More recently we have generated a panel of scFvs that target an epitope that overlaps with Fab AbD15179 (Haylock et al. [8], Figure 2). CD44v6-specific scFvs were selected by phage display with negative selection on a CD44v6-negative isoform of CD44, which represented more ubiquitously expressed CD44 isoforms. [V.sub.H] domains from CD44v6-specific first generation clones were next combined with a naive [V.sub.L] repertoire followed by stringent selection of high affinity clones. Two top candidates denoted CD44v6-scFvA11 and CD44v6-scFv-H12 demonstrated specific binding to CD44v6-expressing cells in vitro with subnanomolar affinity. Both variants were radiolabeled using [sup.111]In or [sup.125]I and their tumor targeting abilities evaluated in tumor-bearing mice. Radiolabeled scFvs, in particular [sup.125]I-labeled fragments, provided high tumor-to-blood ratios and kinetics suitable for molecular imaging. Compared to, for example, Fab fragments, smaller antibody fragments like scFvs are expected to provide better imaging contrast as a result of a faster biodistribution and enhanced tissue penetration [78]. Despite the improved penetration of smaller fragments, the total tumor uptake is generally lower compared to full-length antibodies due to the shorter time in circulation. However, faster clearance and shorter circulation times are beneficial for tumor to organ ratio and contrast in molecular imaging. The smaller size of scFvs versus, for example, F[(ab').sub.2] combined with high affinity monovalent binding yielded advantageous tumor to organ ratios already at 24 h p.i. (Haylock et al. [8]), which is half the time required to reach similar ratios for the F[(ab').sub.2] fragment [92]. For imaging, the contrast between tumor and surrounding tissue is more important than the total tumor uptake and a high affinity is generally advantageous for radioimmunodiagnostic applications [25].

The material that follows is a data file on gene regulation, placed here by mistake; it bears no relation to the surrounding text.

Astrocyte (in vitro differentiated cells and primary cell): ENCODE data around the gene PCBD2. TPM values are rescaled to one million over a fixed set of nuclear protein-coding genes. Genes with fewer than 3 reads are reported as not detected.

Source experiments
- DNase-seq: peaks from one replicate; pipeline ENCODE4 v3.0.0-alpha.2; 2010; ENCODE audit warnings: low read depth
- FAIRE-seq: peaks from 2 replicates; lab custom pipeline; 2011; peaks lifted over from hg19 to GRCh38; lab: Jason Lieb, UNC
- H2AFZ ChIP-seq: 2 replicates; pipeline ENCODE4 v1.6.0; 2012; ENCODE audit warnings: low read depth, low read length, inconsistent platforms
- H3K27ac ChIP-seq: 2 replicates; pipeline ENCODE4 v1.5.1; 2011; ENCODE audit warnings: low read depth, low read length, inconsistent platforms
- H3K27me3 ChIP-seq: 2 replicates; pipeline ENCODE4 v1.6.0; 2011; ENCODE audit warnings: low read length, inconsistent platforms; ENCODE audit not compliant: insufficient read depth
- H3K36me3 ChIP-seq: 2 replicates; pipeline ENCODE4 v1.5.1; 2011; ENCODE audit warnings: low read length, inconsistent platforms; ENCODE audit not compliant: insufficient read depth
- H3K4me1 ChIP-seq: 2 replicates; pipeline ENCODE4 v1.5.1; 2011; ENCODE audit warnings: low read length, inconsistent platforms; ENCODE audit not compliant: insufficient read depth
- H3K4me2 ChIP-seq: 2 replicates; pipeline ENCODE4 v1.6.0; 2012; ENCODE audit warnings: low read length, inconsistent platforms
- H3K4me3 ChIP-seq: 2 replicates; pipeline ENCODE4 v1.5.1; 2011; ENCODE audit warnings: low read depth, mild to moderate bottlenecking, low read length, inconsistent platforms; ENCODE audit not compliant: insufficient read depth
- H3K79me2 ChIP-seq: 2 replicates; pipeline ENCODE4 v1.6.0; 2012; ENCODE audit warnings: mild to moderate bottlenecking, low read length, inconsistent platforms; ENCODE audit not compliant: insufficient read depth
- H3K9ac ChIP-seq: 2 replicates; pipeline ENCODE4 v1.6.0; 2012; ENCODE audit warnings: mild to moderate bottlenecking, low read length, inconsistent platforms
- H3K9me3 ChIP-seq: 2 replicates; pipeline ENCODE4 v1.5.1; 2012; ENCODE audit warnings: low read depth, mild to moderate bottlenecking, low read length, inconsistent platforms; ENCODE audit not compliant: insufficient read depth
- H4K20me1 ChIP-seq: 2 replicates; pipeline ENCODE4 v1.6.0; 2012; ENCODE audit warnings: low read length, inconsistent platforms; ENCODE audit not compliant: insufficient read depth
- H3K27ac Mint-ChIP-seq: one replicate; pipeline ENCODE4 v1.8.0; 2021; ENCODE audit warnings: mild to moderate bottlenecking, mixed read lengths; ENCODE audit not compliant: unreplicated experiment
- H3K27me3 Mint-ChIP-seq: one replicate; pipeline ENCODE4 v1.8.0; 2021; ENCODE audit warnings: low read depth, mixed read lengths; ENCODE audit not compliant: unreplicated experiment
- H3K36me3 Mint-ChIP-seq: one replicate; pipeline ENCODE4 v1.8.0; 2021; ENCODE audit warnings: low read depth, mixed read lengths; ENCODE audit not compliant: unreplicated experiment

Several recent studies have reported on CD44v6-targeting antibody reagents. For example, human scFvs recognizing CD44v6 were isolated by phage display from a synthetic antibody library [93]. Using a similar strategy, Chen et al. selected CD44v6-binding scFvs from a library constructed from lymphocytes from human blood donors [94]. Interestingly, the single CD44v6-binding clone that was identified in this study was lacking the variable light domain. Thus, it will need more characterization of its biophysical properties and binding characteristics before it can be employed for, for example, tumor imaging in vivo. By immunizing mice with a 43-amino-acid region derived from v6 conjugated to a carrier protein, murine antibodies have also been generated [95]. However, in contrast to the antibodies generated in vitro by phage display, the sequences of these CD44v6 binders are unknown. Compared to other available CD44v6-binding recombinant antibodies, our Fab and scFv clones are more thoroughly characterized and have a demonstrated potential for tumor detection in vivo.

Antibodies targeting a v6-epitope have been shown to possess antitumor effects in vitro and in vivo [96-99], which imply that binding per se may promote a desirable phenotype. Intriguingly, these effects have been mapped to a three-residue peptide (RWH) [100] that is localized in the center of the mapped BIWA 1 epitope and also present in the epitopes recognized by our lead Fab and scFv clones (Figure 2).

2. Conclusion

CD44v6-positive isoforms have been related to aggressive tumor behavior and are abundantly expressed particularly in squamous cell carcinoma of the head and neck. In spite of improvements in locoregional treatment, the rate of recurrence is still close to 40%, whereas ca. 25% of these patients also develop distant metastases [74]. Autopsy studies have shown incidences of distant metastases in up to 57% of cases [25]. Thus, there is a demand for new tools for early-stage diagnosis to improve patient outcomes. In addition, advanced-stage HNSCC patients frequently harbor residual tumor cells after surgery and radiotherapy. The role of adjuvant chemotherapy for this group of patients is limited, and therefore the development of an effective adjuvant systemic treatment targeting distant micrometastases and minimal residual disease is another major challenge.